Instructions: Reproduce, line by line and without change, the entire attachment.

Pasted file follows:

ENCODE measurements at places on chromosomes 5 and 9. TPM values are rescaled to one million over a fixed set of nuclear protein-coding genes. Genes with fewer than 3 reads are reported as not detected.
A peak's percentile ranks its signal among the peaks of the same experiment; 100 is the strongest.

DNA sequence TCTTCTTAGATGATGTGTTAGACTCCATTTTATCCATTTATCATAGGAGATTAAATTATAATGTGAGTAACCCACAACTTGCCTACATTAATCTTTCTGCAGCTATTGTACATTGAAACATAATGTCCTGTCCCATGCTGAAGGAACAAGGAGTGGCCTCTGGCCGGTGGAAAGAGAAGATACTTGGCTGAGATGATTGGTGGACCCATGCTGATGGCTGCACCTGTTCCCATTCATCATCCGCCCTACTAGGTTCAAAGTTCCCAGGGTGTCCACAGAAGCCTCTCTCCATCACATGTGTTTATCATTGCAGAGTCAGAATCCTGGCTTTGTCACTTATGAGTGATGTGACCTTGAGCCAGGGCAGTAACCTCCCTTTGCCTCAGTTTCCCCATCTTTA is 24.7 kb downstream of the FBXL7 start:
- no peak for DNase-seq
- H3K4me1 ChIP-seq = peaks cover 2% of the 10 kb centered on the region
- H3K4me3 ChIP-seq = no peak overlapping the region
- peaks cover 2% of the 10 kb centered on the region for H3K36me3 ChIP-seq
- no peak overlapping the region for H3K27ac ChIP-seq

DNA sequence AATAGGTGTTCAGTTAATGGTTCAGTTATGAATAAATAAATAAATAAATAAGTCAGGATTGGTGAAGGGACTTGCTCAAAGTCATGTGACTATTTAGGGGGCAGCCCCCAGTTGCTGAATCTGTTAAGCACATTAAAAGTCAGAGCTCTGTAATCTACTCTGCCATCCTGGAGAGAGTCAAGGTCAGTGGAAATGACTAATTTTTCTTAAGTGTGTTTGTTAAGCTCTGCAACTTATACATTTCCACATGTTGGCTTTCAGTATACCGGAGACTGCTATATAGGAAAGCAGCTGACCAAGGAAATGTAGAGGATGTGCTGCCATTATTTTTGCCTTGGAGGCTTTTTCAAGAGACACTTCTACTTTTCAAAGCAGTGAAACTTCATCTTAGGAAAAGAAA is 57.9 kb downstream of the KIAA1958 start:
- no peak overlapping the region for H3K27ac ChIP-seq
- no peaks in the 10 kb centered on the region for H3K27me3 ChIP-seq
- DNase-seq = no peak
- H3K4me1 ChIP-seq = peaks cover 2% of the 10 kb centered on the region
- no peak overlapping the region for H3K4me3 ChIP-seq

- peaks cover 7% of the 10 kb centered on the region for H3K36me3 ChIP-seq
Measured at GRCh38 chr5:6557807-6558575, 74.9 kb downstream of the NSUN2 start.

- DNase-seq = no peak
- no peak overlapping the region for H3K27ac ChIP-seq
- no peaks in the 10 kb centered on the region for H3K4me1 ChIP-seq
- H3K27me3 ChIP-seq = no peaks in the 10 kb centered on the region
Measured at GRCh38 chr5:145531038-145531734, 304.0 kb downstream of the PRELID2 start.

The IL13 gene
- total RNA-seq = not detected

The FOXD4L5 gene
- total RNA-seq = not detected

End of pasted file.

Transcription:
ENCODE measurements at places on chromosomes 5 and 9. TPM values are rescaled to one million over a fixed set of nuclear protein-coding genes. Genes with fewer than 3 reads are reported as not detected.
A peak's percentile ranks its signal among the peaks of the same experiment; 100 is the strongest.

DNA sequence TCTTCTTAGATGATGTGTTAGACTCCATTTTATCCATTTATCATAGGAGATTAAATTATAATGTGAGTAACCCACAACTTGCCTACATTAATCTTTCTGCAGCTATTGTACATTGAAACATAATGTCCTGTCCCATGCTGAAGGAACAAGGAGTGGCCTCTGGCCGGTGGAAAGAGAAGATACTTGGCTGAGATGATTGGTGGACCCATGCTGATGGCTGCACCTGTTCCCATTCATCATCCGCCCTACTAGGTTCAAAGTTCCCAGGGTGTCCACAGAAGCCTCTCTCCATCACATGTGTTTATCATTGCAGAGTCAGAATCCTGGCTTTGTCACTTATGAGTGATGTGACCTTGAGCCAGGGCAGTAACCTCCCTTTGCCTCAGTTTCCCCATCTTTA is 24.7 kb downstream of the FBXL7 start:
- no peak for DNase-seq
- H3K4me1 ChIP-seq = peaks cover 2% of the 10 kb centered on the region
- H3K4me3 ChIP-seq = no peak overlapping the region
- peaks cover 2% of the 10 kb centered on the region for H3K36me3 ChIP-seq
- no peak overlapping the region for H3K27ac ChIP-seq

DNA sequence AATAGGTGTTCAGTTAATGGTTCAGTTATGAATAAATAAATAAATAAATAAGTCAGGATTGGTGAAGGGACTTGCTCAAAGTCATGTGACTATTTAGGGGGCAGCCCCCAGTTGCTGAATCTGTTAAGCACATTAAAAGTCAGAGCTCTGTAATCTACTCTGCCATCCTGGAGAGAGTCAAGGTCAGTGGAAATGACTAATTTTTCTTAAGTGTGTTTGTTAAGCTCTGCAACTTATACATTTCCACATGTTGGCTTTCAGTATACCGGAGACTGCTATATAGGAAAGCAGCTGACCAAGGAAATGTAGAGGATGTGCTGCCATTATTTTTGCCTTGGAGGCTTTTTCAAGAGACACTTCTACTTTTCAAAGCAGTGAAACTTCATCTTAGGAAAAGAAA is 57.9 kb downstream of the KIAA1958 start:
- no peak overlapping the region for H3K27ac ChIP-seq
- no peaks in the 10 kb centered on the region for H3K27me3 ChIP-seq
- DNase-seq = no peak
- H3K4me1 ChIP-seq = peaks cover 2% of the 10 kb centered on the region
- no peak overlapping the region for H3K4me3 ChIP-seq

- peaks cover 7% of the 10 kb centered on the region for H3K36me3 ChIP-seq
Measured at GRCh38 chr5:6557807-6558575, 74.9 kb downstream of the NSUN2 start.

- DNase-seq = no peak
- no peak overlapping the region for H3K27ac ChIP-seq
- no peaks in the 10 kb centered on the region for H3K4me1 ChIP-seq
- H3K27me3 ChIP-seq = no peaks in the 10 kb centered on the region
Measured at GRCh38 chr5:145531038-145531734, 304.0 kb downstream of the PRELID2 start.

The IL13 gene
- total RNA-seq = not detected

The FOXD4L5 gene
- total RNA-seq = not detected